I felt something shift in the last debate. And the resort to Gingrich has to be something of a final insult. There's got to be a limit to the humiliation of a front-runner like this. Ezra Klein still thinks Romney is the most likely nominee, but Ezra isn't blind:
Romney is having enough trouble adding supporters that he’s clearly vulnerable to a run of bad luck or bad news coming at the wrong time. And thus far, the primary has been so focused on a medium in which he shines — debates —that his flaws in interviews, his vulnerability to ads portraying him as a flip-flopper, and his weaknesses as a retail politician haven’t really been tested.
Josh Marshall has similar thoughts:
We probably need to wait until mid-December to know whether Newt’s surge is real or just another boom and bust. But it seems different; it feels different. … so far, Newt just seems more durable than the others. And suddenly Mitt looks a lot less inevitable.
Jonathan Chait piles on:
It is not that Republicans won’t vote for Romney. It’s that Romney does not capture their fundamental attitude toward Obama. He can adopt the positions of the base, but he can’t seem to ape their feeling of fear and outrage toward the current president. Gingrich may lack money and organization, but he has a real opportunity, and Romney surely knows it.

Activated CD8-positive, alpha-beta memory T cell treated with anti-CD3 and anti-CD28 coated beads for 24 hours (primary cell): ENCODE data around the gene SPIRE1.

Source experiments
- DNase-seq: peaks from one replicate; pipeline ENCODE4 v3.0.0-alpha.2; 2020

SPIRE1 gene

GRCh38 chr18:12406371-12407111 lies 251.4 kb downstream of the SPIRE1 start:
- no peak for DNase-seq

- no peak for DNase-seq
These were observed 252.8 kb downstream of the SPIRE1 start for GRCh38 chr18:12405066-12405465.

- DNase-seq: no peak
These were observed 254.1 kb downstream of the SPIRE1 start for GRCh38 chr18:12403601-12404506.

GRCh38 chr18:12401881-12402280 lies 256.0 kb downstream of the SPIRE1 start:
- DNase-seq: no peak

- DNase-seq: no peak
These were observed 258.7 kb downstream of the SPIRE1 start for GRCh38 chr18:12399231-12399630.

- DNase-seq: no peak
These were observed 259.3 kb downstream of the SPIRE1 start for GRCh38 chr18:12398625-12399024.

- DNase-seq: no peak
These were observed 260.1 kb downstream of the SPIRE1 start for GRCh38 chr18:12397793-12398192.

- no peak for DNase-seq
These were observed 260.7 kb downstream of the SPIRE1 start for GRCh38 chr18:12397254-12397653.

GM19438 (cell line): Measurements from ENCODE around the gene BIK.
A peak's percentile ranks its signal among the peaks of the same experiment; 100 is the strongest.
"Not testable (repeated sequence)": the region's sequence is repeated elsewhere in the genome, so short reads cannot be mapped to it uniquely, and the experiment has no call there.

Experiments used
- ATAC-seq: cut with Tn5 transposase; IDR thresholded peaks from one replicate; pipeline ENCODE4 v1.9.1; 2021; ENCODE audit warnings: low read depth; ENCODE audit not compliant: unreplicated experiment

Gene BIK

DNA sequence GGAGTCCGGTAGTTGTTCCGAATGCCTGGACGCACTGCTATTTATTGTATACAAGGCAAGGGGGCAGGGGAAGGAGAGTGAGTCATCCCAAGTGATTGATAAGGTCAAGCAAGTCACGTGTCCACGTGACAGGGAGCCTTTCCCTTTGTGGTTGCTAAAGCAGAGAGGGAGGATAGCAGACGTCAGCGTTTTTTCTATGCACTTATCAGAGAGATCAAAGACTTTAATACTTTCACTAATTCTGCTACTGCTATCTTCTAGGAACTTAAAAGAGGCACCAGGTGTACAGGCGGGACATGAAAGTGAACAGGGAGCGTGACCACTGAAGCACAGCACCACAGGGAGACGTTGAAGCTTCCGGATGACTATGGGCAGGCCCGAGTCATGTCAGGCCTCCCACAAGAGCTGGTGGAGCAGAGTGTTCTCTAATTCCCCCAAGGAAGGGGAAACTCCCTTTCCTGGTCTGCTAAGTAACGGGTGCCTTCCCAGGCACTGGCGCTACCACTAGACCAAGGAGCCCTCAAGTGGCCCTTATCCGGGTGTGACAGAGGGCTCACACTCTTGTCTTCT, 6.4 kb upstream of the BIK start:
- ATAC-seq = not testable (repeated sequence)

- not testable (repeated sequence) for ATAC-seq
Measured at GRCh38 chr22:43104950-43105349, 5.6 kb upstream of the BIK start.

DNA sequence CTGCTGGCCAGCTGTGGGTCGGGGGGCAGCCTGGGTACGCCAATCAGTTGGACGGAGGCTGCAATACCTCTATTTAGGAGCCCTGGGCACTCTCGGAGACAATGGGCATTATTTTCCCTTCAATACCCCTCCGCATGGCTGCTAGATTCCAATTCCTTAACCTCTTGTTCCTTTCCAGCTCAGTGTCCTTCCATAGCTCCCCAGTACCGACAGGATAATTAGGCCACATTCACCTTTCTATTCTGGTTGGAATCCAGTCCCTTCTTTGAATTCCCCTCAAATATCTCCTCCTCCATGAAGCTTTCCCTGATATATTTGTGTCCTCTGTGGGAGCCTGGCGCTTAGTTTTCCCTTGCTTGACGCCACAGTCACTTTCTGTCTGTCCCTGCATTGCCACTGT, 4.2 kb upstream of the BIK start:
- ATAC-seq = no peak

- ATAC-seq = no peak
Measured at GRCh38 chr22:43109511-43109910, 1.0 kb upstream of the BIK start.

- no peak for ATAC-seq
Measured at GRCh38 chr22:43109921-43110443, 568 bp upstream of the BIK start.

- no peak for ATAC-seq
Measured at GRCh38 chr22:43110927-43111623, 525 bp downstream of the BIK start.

Oddly, I find Romney's dismissal of Obama to be among the most extreme. But the extremism – the apology claptrap, the "no foreign policy" canard, the "he made the recession worse" line etc. – somehow also seems inauthentic. Or, rather, it's as if he knows he has a problem and is over-reaching to solve it, rather than actually, you know, say what he thinks. Jonathan Bernstein, on the other hand, is betting Romney will prevail:
Does the Newt Gingrich polling surge mean that Mitt Romney is finished, or at least in serious trouble? No — in fact, Romney remains a heavy favorite in the race, regardless of what the current headlines lifted from those surveys might say.